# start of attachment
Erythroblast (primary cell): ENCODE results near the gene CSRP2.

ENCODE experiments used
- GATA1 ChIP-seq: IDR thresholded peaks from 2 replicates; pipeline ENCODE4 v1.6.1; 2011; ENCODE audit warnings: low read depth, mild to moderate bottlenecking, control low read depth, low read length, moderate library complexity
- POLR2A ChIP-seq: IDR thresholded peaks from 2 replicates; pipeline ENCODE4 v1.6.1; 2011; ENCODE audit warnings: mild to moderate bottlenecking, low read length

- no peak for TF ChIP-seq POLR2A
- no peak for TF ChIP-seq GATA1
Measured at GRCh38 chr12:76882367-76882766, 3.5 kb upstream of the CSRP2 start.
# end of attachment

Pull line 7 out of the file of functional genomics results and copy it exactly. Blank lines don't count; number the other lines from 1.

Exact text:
Measured at GRCh38 chr12:76882367-76882766, 3.5 kb upstream of the CSRP2 start.